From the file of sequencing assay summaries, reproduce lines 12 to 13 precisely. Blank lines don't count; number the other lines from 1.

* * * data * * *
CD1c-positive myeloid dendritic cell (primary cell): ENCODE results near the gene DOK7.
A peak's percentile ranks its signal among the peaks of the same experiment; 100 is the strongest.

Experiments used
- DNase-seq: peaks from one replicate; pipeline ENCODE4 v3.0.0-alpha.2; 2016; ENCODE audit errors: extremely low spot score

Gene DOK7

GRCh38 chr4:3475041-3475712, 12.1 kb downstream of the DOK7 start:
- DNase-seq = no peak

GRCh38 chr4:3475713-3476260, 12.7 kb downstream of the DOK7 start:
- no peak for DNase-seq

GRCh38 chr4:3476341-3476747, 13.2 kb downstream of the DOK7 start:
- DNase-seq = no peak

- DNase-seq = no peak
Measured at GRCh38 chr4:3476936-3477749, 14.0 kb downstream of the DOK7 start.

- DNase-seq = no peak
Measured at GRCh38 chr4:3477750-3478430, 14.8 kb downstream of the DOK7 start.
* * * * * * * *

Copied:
- DNase-seq = no peak
Measured at GRCh38 chr4:3476936-3477749, 14.0 kb downstream of the DOK7 start.